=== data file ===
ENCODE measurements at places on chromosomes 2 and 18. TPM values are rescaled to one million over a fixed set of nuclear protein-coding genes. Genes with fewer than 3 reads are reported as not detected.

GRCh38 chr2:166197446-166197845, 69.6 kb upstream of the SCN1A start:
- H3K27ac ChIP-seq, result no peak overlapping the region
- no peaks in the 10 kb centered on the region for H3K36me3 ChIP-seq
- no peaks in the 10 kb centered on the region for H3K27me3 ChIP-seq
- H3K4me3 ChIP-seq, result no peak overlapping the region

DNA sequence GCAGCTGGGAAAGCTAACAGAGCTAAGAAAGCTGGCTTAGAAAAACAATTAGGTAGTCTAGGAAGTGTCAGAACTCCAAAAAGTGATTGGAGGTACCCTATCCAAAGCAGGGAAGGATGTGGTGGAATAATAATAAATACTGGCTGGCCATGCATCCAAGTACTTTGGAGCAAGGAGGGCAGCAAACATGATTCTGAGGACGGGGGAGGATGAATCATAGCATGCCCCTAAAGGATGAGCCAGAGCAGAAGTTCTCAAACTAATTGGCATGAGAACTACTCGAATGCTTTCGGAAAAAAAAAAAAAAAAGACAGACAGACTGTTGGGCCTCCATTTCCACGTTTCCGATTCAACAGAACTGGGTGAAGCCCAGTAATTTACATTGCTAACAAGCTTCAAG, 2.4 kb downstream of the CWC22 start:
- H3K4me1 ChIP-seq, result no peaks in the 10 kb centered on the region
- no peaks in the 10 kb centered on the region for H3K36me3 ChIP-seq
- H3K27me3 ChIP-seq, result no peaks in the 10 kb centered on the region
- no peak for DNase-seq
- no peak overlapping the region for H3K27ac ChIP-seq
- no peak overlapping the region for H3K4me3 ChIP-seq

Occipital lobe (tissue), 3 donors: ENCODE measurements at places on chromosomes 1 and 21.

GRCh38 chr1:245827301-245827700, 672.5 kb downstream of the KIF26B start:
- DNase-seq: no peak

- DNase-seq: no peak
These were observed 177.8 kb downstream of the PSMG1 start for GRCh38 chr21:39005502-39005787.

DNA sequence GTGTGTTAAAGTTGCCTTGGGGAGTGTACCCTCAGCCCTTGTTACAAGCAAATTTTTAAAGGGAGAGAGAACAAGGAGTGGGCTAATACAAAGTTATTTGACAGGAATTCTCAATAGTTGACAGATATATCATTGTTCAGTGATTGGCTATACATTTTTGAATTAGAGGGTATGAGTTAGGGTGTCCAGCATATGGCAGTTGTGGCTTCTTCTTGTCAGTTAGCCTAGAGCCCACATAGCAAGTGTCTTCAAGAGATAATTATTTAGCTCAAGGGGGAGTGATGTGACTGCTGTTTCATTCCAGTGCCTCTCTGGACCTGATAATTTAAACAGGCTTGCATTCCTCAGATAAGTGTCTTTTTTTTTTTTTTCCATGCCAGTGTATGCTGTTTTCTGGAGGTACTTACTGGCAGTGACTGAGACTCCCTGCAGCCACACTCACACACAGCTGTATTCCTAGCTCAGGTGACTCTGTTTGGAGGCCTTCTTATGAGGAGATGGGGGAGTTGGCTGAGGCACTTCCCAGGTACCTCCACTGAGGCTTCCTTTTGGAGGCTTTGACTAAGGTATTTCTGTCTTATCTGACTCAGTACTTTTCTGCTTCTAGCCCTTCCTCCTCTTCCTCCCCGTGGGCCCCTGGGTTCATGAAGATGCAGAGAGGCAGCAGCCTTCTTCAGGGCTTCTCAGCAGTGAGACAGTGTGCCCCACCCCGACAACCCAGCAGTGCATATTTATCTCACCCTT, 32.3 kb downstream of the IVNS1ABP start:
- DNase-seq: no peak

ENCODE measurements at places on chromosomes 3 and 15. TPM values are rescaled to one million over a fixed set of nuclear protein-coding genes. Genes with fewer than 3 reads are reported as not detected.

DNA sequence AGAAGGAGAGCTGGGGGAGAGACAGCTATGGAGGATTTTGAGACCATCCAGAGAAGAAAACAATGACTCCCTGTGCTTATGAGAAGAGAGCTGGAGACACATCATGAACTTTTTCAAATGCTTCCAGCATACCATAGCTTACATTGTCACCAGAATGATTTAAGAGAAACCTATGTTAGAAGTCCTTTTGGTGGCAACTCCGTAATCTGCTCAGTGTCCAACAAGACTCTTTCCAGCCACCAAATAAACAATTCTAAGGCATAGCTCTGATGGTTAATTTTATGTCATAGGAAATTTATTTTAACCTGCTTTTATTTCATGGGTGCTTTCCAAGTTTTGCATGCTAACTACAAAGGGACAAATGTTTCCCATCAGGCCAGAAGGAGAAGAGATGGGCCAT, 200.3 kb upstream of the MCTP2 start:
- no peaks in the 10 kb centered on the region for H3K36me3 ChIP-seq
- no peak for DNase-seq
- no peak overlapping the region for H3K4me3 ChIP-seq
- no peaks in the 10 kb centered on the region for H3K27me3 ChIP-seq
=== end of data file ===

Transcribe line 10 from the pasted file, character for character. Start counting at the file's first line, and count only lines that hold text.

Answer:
- H3K27me3 ChIP-seq, result no peaks in the 10 kb centered on the region